His research, published in the January 2014 issue of Topics in Cognitive Science, argues that studies on memory ask the wrong questions. It could be that older, wiser heads are so chock full of knowledge that it simply takes longer to retrieve the right bits. (It's important to note that the research is aimed at healthy, aging brains, not those afflicted with Alzheimer's disease or other forms of dementia, which rob the brain of memory and other abilities.)
There's no denying that older people have acquired more experience and information than younger people, says Denise Park, co-director of the Center for Vital Longevity at the University of Texas at Dallas, whose research focuses on how the mind changes and adapts as people age. "As we age we accrue knowledge, have a higher vocabulary score, and know more about the world," says Park. "There's a reason we don't have 20-year-olds running the world."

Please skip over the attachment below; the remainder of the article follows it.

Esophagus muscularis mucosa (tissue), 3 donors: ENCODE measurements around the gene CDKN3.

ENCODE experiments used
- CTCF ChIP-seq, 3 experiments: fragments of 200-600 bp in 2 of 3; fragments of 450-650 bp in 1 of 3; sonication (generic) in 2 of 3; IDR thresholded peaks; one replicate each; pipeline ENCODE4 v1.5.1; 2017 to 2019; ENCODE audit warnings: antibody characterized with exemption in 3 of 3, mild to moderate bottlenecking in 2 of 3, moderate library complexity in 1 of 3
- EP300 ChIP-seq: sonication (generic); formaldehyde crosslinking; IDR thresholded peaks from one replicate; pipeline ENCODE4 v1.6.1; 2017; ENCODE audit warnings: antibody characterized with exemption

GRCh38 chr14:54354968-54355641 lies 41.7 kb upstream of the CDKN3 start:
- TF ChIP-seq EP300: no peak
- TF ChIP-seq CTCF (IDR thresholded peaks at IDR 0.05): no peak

Her conclusion: "I strongly believe that our everyday performance does not decline with age." That's because as the ability to retrieve memories quickly declines, the brain is still building up stores of knowledge from which to draw.This all makes a lot of sense to me. Now, let's see, what was I saying?